She rises then to leave her gopta-board,

and over me her radiant thoughts are poured.

And our eyes meet and lock, and soul to soul

we stand, unspeaking. Isagel I love heartwhole.




But the rigors of space impel us into rites

and altar-services we’d scarce performed

since pre-goldondic times now half-forgot.

And Aniara’s four religious forms

with priesthood, temple-bells and crucifixes,

vagina-cult and shouting yurgher-girls

and tickler-sectaries forever laughing

appear in space, jostling one another

for the eerie deserts of eternity.

And I in service as the mimarobe,

responsible for all the burst illusions,

must make room in Mima’s sanctuary

and blend all spectacles and all their sounds

when libidine dances with voluptuary

to ring in their god by orgiastic rounds.




The women have made themselves a lovely sight

—the pains that many had to take were slight.

There Yaalk astir, a dormifid yurghine

with amatory powers at their height,

and there stands Libidel from Venus’ green

and ever-pullulating jungle spring.

And up against Chebeba yurg-enamored,

an ornament from Kandy on her thigh,

stands dormi-juno Gena, round whom clamor

the novice flock on whom she keeps an eye.


For some time I was buoyed up by a plan:

have a thousand mirrors put in place

to give us everything that mirrors can

by their reflections—falsely widened space

which optically can stretch out every inch

eight thousand inches’ worth of false dimension.


When twenty halls were furnished door to door

with mirrors we had taken from fourscore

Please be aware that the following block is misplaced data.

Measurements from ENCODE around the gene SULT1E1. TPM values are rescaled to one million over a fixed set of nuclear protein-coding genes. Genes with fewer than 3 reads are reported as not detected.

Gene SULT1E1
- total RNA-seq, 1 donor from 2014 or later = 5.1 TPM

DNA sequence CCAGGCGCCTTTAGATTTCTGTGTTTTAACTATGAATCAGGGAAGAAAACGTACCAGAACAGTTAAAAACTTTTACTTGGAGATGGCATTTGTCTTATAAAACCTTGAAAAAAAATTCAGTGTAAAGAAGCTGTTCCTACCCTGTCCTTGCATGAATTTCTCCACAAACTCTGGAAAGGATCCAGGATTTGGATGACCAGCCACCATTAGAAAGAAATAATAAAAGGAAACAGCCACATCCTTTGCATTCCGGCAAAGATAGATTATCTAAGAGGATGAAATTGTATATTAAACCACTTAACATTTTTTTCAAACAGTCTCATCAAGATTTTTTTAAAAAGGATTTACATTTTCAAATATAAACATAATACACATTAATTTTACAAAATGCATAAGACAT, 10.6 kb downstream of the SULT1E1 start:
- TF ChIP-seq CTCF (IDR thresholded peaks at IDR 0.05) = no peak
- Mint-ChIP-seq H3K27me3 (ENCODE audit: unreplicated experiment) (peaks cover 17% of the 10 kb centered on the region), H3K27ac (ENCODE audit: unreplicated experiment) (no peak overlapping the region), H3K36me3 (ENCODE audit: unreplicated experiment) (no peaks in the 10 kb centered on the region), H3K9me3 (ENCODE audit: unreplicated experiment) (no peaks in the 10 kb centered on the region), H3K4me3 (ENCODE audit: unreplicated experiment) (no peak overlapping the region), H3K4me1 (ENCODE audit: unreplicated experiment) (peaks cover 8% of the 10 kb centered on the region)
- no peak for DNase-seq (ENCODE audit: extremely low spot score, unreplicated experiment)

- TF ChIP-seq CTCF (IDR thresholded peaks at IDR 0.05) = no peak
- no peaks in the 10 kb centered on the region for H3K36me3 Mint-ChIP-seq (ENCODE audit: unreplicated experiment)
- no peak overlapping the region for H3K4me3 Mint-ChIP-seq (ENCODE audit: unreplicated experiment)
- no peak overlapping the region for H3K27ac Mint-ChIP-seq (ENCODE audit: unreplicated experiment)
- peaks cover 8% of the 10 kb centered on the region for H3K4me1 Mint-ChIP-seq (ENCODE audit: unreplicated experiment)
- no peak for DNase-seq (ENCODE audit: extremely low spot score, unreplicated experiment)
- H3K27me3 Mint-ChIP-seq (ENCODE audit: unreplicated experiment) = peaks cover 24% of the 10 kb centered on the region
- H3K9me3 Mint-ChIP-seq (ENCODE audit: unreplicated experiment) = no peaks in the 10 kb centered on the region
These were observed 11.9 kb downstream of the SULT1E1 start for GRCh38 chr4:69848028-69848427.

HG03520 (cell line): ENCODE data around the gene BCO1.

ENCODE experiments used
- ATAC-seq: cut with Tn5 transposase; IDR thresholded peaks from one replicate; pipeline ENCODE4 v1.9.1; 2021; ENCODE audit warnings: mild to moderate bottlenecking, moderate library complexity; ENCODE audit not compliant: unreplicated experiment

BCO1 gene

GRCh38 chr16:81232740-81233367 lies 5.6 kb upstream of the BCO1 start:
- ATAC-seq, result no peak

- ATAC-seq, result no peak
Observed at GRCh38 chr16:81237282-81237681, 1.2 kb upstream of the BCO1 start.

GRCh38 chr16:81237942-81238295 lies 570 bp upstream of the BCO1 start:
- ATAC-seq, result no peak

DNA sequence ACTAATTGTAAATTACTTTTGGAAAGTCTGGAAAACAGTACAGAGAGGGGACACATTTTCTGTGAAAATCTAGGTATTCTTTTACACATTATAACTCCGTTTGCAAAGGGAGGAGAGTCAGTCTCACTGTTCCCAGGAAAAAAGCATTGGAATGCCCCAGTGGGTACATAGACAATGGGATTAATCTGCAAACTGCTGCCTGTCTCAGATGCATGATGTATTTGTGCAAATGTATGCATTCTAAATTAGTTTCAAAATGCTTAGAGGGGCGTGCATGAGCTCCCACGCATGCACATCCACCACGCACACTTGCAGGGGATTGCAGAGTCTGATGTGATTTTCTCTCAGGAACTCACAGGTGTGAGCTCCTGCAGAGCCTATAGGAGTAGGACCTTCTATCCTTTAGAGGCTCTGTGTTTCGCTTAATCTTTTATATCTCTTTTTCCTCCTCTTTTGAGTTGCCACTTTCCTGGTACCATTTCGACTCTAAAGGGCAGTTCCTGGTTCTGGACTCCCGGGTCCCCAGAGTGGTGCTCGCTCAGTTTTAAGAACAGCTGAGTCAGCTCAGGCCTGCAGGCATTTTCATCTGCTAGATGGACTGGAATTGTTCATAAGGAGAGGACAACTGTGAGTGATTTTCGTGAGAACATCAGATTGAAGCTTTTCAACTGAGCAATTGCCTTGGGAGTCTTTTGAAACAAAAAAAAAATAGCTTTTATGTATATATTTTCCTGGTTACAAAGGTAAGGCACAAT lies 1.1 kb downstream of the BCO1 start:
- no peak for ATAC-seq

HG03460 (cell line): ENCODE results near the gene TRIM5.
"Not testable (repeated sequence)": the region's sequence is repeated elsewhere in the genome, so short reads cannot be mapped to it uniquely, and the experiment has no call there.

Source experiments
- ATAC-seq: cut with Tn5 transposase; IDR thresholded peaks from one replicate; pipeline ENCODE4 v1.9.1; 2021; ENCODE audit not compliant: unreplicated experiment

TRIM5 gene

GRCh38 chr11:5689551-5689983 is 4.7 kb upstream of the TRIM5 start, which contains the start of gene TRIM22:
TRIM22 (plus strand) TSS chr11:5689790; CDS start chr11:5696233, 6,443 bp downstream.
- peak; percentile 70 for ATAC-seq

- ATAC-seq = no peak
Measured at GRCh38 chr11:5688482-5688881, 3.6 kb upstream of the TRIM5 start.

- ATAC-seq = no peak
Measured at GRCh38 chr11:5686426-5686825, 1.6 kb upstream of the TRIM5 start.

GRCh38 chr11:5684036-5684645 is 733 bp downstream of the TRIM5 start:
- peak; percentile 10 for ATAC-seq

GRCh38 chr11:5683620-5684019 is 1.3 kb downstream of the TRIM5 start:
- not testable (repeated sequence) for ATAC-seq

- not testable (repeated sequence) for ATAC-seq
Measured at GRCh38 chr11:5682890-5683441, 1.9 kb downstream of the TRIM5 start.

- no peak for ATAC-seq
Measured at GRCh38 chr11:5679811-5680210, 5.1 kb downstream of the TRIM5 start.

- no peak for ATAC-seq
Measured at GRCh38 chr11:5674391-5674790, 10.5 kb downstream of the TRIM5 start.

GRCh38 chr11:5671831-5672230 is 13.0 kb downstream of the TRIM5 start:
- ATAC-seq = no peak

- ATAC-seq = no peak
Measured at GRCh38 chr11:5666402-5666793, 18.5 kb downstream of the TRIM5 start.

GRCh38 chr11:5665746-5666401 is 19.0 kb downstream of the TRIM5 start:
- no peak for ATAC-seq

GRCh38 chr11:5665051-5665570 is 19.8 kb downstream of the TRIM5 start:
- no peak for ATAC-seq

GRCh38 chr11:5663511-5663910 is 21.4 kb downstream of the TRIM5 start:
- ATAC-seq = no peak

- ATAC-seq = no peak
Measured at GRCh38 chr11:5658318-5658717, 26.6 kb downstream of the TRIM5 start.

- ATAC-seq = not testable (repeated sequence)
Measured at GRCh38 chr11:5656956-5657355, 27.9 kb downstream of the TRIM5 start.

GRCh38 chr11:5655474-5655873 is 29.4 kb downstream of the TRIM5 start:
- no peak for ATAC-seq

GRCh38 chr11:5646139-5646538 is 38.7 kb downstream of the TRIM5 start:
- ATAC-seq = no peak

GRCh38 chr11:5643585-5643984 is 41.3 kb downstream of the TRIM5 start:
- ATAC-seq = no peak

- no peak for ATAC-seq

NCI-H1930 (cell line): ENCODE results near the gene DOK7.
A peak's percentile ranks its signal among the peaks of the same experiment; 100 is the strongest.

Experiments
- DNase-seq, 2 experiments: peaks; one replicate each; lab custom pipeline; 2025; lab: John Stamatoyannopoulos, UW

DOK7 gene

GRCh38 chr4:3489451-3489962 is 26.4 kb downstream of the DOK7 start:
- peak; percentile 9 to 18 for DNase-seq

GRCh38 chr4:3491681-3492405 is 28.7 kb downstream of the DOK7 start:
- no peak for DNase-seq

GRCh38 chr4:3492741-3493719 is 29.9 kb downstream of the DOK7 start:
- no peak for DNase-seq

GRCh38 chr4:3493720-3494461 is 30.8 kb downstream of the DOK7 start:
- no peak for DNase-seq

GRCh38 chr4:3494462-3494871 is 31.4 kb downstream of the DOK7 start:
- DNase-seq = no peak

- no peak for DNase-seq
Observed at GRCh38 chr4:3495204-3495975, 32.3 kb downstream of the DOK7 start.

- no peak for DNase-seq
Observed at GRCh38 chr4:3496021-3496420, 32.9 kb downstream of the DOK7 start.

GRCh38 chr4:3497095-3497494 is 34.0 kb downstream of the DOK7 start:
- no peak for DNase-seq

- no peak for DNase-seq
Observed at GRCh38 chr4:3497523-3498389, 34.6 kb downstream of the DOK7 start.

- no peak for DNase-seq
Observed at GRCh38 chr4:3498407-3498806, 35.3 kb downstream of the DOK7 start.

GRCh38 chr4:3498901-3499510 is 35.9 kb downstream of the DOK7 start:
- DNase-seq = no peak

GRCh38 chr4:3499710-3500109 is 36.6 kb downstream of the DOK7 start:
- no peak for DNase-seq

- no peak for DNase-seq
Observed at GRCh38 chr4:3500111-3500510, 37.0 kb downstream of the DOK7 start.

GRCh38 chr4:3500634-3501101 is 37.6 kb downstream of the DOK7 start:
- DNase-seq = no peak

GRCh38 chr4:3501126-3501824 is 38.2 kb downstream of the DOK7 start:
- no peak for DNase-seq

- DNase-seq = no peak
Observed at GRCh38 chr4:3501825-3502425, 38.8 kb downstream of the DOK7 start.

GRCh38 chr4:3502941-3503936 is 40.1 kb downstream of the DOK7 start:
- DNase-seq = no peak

the end result of this was so top-hole

that I for four years by these looking-glasses

wholly beguiled the shivering of soul.


To train our eves from our trajectory

and on the multi-mirrored world of gaietv

I turned so many minds to the carouse

my mirrors offered in the mirror-house

that even I myself took time to vurg

with Daisv Doodv out of Dorisburg.

But also with Chebeba and with Yaal

mv mirror-image swung in Mina’s hall.


They come in flock by flock, I see them waken

to yurgs and cults and I look on admiring

where they, by vurgs among the mirrors shaken,

are by octupled mirrors overtaken.

From all sides where the yurghing circles round

they view themselves as heaven’s host in dance

reflected in an eightfold radiance,

for Chebeba eight times as for Yaal

and Gena too in an octupled hall.


There’s Libidella with her expert hand

stirring up a man from Dorisland.

And there’s Chebeba in a yurghic ring

whirling toward the mirrors’ Not-a-thing

where dance eightfold Chebebas to and fro

with breasts and feet repeatedlv on show.


Each object yields up all it can of show

when mirror legs and mirror dances go